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11 Feb, 2018 15:55

Tehran military displays, rallies mark Islamic Revolution anniversary

Tehran military displays, rallies mark Islamic Revolution anniversary

Iran is celebrating the anniversary of the 1979 Islamic Revolution on Sunday, just weeks after deadly anti-government protests rocked the country. The leadership called for national unity in the face of foreign threats.

The public uprising which ousted US-backed dictator Shah Mohammad Reza Pahlavi took place on Bahman 22 of the Persian calendar, which can fall on February 10 or 11 of the Gregorian calendar. Hundreds of thousands of people took part in rallies celebrating the 39th anniversary of the event.

Addressing the crowds in Tehran’s Azadi Square, President Hassan Rouhani called for national unity and resolution of differences between Iranians.

“When the Revolution took place, we pushed some off the revolutionary train that we should have not,” he said, apparently referring to liberals sidelined by the religious conservatives who fuelled the revolution. “Today, we have to let them board the train again.”

Rouhani, a reformist president, is serving his second term, having won both elections on a promise of closer economic ties with foreign nations leading to improved standards of living. His government led Tehran to negotiate the 2005 nuclear deal with leading world powers, which lifted anti-Iranian sanctions in exchange for subjecting the country’s nuclear program to close international scrutiny and significant restrictions.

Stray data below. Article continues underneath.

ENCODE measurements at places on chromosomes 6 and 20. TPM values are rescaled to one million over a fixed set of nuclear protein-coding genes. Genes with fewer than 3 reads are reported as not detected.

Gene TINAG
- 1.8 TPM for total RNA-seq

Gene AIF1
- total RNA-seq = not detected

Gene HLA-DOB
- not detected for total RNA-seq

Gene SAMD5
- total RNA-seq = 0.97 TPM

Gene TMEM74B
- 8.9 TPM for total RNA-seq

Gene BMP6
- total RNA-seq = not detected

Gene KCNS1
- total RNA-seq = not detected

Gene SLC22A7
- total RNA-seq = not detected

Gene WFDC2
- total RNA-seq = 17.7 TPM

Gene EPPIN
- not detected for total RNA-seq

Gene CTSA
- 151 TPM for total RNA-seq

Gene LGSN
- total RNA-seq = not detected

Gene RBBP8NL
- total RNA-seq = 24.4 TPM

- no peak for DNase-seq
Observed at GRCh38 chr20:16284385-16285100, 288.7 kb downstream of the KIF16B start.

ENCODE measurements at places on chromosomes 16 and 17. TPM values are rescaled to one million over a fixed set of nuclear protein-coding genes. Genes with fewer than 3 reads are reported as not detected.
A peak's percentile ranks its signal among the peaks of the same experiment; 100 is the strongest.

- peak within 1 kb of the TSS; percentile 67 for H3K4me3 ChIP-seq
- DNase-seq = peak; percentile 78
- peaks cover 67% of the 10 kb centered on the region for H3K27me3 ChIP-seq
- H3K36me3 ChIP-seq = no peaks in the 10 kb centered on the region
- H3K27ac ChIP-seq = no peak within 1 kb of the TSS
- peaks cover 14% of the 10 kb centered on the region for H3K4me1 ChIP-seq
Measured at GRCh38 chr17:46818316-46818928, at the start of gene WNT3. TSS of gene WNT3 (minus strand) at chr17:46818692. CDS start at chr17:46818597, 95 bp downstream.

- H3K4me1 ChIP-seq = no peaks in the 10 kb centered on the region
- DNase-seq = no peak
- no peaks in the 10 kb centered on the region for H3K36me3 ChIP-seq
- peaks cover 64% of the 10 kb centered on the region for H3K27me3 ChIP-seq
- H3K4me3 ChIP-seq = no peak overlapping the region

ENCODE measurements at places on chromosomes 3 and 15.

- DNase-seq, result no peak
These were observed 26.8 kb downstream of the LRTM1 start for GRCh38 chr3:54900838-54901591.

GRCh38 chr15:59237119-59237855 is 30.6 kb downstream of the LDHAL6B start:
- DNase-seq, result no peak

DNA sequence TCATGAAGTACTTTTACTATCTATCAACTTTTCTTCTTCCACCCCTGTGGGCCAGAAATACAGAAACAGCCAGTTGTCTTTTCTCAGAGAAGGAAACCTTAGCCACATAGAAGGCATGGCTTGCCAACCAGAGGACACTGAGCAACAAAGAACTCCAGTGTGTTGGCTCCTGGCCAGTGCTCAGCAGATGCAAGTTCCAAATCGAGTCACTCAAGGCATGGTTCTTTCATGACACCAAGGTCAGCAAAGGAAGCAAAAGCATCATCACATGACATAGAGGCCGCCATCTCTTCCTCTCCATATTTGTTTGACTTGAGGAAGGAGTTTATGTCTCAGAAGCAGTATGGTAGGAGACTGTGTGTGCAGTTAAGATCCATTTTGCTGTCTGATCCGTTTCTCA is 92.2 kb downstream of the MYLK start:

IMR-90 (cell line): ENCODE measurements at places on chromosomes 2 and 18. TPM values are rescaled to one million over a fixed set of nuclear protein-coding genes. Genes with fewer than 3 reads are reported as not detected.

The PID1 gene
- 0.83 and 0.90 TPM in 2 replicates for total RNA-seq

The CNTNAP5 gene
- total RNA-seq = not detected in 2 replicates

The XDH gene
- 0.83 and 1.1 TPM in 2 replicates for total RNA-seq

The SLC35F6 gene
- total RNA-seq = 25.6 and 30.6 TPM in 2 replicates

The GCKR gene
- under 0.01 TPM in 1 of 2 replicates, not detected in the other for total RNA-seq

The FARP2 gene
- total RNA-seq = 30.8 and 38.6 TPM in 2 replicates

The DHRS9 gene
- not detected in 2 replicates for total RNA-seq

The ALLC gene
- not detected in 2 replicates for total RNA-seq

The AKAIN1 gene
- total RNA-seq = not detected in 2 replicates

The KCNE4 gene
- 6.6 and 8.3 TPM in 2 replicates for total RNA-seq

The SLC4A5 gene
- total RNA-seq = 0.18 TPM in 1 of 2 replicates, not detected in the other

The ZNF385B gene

The economic resurgence however failed to materialize, and in early January many cities and towns across Iran were gripped by mass protests, which were initially motivated by economic hardship but quickly escalated into anti-government demands and occasionally led to rioting. At least 25 people were reported killed amid the clashes.

National security was the other major issue for Iran’s leadership, with Foreign Minister Mohammad Javad Zarif using the occasion to state that Tehran has only its people to rely on to defend itself. Unlike some other regional nations, he said, Iran does not buy its weapons from foreign powers and counts on the ingenuity and resolution of Iranians to defend itself.

Some of those weapons were proudly displayed in the streets of Tehran on Sunday, according to the FARS news agency. These included the Qars intermediate-range ballistic missile, which has a range of 2,000km and is one of several Iranian weapons capable of targeting Israel.

Another center-piece on display was a model of Iran’s new attack submarine of the Fateh class. Launched in 2013, it is to be followed by a second craft currently under construction.

The celebration in Iran comes a day after a major flare-up in Syria, triggered by the reported interception of an Iranian drone crossing into Israel’s airspace. The IDF launched a retaliatory strike at a Syrian base, from which, Israel said, the drone was controlled. One of the Israeli F-16s used in the raid was shot down by Syrian anti-aircraft fire, marking a rare loss of a major military asset for Israel.